The S&P/ASX 200 sank 1.27 per cent yesterday to a fourth straight loss. Surging borrowing rates, a collapse in consumer confidence to recessionary levels and an increase to the minimum wage added to down-pressures. The Reserve Bank warned Australians to prepare for much higher rates.

A big 24 hours for financial markets continues this morning with the Australian May employment report at 11.30 am AEST. Economists expect the jobless rate to tick down to 3.8 per cent from 3.9 per cent in April as the economy added around 25,000 jobs.

A round of central bank activity continues with rates decisions tonight in the UK and Switzerland, and Japan tomorrow.

The relief rally on Wall Street lifted ten of eleven sectors. The three sectors dominated by Big Tech (I.T., consumer discretionary, communication services) provided three of the top four performers.

Real estate bounced 2.33 per cent, financials 1.24 per cent and healthcare 1.02 per cent.

Energy was the night’s only loser, falling 2.13 per cent. BHP and Rio Tinto outperformed as the materials sector finished little changed (more below).


A mixed night on commodity markets saw industrial metals lifted by upbeat Chinese economic data, while iron ore and oil retreated. Factory output in China unexpectedly expanded last month despite the impact of Covid lockdowns.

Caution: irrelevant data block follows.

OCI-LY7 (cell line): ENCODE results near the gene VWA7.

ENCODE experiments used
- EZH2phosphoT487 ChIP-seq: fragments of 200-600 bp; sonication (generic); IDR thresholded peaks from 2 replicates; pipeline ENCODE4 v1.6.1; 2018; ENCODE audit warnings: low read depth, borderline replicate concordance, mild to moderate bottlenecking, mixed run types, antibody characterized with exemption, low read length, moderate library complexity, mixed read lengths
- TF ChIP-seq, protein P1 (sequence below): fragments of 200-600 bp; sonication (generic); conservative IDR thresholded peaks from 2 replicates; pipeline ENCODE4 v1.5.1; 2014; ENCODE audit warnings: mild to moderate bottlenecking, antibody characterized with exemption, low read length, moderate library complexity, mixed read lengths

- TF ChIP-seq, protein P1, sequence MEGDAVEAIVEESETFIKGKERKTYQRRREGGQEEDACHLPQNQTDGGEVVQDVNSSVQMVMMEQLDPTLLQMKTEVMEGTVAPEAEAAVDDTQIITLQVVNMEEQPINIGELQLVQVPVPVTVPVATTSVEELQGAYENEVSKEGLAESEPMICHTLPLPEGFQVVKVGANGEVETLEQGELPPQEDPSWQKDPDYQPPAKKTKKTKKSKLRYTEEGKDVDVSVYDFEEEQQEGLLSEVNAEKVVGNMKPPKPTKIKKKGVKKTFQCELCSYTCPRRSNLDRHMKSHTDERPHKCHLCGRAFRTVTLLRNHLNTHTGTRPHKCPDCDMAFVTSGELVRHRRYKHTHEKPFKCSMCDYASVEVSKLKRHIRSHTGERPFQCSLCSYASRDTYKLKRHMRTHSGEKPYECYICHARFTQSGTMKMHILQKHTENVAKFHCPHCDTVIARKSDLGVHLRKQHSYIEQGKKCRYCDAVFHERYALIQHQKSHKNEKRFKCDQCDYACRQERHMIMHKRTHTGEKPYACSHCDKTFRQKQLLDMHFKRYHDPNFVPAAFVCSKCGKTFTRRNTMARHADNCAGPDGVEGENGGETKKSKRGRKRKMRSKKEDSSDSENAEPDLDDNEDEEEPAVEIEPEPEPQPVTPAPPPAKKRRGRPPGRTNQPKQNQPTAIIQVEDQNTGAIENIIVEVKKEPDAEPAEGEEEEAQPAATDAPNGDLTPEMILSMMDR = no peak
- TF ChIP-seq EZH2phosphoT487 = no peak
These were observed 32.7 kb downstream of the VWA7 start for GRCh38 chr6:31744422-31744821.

“We’re seeing some of the Chinese numbers improving and I think the worst is over. We could see some volatility, but overall the broad trend is geared towards recovery,” Xiao Fu, head of commodity market strategy at Bank of China International, told Reuters.

Aluminium bounced 1 per cent off a seven-month low on the London Metal Exchange. Benchmark copper firmed 0.1 per cent to US$9,224.50 a tonne. Nickel gained 2.4 per cent, lead 0.2 per cent, zinc 1.9 per cent and tin 4.2 per cent.

Iron ore continued to lose ground amid reports of weak steel sales and predicted production cuts. The spot price for ore landed in China declined US$2.79 or 2 per cent to US$135.47 a tonne. The most-traded contract on the Dalian Commodity Exchange dropped 3.83 per cent.

BHP and Rio Tinto rebounded in US and UK trade. BHP‘s US-traded depositary receipts rallied 3.3 per cent. The miner’s UK listing improved 1.72 per cent. Rio Tinto added 3.11 per cent in the US and 1.44 per cent in the UK.

A second straight weekly increase in US crude stockpiles helped push oil to a two-week low. Brent crude settled US$2.66 or 2.2 per cent lower at US$118.51 a barrel.

“A stronger tightening of monetary policy could have negative effects on oil demand,” Carsten Fritsch, commodity analyst at Commerzbank, said.

Gold rallied as the US dollar faded in the wake of the Fed’s jumbo rate hike. Metal for August delivery settled US$6.10 or 0.3 per cent ahead at US$1,819.60 an ounce.

The yellow metal increased its gain to US$22.60 or 1.25 per cent at US$1,836.10 in recent trade. The NYSE Arca Gold Bugs Index rose 0.93 per cent.